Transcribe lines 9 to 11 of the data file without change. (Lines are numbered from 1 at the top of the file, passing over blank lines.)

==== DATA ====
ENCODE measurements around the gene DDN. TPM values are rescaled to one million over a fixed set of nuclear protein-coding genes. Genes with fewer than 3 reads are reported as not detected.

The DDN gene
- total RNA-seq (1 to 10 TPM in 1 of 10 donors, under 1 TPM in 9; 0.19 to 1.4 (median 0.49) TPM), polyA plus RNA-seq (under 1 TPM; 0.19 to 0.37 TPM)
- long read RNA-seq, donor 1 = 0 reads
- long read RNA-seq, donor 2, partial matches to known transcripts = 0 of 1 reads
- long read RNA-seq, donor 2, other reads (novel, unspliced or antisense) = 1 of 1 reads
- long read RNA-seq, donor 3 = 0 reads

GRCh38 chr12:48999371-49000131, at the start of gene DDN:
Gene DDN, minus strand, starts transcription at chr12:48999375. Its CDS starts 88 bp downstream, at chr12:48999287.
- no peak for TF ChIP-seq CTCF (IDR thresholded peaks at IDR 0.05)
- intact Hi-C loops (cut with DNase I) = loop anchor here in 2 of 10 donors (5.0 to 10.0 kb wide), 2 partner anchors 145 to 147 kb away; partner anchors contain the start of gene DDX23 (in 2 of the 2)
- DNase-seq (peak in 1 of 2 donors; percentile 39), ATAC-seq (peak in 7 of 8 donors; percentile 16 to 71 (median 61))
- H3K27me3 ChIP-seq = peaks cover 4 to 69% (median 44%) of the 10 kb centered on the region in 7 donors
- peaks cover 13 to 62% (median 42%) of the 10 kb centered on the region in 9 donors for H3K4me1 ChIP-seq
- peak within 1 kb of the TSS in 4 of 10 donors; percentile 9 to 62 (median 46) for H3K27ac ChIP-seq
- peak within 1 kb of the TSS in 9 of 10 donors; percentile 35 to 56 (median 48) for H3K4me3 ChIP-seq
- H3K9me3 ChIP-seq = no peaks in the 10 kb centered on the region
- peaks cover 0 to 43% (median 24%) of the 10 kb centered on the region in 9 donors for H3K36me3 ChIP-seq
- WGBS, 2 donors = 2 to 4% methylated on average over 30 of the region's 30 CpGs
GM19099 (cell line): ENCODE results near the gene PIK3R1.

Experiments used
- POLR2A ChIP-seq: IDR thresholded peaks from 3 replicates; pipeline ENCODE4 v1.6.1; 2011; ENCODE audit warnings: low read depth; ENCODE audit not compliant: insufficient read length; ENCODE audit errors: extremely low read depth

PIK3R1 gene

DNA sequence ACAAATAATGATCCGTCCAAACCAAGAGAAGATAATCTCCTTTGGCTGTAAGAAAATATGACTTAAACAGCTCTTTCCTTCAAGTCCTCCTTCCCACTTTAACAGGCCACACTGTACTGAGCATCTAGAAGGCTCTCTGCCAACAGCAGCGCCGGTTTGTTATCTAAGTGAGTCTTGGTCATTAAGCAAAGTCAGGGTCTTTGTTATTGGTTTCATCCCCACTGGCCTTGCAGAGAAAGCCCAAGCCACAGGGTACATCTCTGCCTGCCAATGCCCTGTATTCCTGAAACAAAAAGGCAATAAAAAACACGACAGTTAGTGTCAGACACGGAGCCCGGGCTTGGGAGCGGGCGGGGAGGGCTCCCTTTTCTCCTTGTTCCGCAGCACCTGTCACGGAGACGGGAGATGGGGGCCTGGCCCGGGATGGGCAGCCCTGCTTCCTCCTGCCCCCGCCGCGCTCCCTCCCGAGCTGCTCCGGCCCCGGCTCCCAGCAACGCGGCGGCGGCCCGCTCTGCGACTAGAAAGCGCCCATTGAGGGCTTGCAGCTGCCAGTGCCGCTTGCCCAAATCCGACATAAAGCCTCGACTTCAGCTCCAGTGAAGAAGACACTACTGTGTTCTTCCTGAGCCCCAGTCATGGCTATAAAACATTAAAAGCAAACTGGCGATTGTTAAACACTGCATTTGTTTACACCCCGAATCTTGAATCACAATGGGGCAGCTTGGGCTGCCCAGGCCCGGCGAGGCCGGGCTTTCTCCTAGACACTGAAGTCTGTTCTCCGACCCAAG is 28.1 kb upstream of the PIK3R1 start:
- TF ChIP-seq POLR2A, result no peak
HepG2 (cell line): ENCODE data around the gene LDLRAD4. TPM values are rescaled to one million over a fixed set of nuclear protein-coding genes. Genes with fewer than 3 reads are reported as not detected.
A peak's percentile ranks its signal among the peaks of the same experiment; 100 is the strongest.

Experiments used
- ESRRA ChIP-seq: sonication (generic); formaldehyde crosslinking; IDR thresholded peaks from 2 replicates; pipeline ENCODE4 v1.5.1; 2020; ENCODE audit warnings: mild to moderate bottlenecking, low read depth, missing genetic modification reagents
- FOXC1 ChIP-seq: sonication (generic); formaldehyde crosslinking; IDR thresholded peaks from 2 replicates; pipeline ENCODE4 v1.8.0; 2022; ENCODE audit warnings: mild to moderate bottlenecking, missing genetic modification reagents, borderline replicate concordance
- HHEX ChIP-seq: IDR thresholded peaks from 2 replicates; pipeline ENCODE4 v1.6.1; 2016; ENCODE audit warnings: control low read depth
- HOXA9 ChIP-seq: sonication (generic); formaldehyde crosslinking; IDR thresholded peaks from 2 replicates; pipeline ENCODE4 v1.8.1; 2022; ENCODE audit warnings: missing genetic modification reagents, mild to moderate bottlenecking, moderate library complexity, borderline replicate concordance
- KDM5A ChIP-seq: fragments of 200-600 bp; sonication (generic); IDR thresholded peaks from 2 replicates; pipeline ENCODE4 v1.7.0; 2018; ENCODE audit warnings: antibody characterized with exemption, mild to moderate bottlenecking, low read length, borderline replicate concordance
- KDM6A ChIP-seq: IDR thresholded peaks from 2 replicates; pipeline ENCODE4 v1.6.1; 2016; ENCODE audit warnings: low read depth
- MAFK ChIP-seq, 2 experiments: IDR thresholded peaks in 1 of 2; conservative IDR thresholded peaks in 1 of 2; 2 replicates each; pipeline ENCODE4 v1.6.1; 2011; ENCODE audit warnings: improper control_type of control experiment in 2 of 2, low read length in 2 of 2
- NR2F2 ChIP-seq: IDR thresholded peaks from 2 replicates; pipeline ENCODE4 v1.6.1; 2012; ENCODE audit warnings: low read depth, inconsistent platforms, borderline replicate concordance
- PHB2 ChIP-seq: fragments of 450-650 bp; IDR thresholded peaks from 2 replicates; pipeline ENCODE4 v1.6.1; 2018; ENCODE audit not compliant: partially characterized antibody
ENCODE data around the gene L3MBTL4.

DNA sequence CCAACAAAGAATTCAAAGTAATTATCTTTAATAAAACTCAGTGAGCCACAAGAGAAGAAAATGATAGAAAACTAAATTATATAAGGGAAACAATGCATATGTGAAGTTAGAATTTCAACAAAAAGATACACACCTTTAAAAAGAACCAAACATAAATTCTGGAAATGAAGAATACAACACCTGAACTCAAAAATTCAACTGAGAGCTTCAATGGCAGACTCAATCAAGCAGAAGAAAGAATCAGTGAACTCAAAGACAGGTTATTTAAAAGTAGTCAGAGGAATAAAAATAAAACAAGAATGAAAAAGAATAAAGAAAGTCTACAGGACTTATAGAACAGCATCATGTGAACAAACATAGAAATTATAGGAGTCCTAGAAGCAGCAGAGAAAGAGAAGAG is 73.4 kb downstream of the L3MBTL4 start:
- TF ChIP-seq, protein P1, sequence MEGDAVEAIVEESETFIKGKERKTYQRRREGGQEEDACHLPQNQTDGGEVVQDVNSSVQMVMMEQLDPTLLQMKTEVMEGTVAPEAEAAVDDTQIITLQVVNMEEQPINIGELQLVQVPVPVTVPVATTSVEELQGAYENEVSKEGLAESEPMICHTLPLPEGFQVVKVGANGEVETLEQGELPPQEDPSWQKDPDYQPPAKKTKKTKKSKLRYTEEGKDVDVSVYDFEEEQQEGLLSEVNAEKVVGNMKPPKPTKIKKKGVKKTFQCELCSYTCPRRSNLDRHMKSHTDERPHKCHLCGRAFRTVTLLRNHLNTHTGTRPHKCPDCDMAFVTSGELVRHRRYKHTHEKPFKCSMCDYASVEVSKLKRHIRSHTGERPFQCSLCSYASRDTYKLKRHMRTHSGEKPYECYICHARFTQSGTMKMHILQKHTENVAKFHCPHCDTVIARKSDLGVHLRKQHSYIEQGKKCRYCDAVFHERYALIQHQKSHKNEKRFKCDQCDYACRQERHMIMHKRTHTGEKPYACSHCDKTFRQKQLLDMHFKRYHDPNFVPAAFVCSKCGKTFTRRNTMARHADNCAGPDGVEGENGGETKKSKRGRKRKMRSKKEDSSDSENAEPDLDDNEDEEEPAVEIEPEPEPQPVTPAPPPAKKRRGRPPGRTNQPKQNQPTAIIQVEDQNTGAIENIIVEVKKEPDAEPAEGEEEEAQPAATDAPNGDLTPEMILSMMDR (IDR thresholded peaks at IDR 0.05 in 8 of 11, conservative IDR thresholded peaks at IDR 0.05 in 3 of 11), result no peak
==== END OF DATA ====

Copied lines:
Gene DDN, minus strand, starts transcription at chr12:48999375. Its CDS starts 88 bp downstream, at chr12:48999287.
- no peak for TF ChIP-seq CTCF (IDR thresholded peaks at IDR 0.05)
- intact Hi-C loops (cut with DNase I) = loop anchor here in 2 of 10 donors (5.0 to 10.0 kb wide), 2 partner anchors 145 to 147 kb away; partner anchors contain the start of gene DDX23 (in 2 of the 2)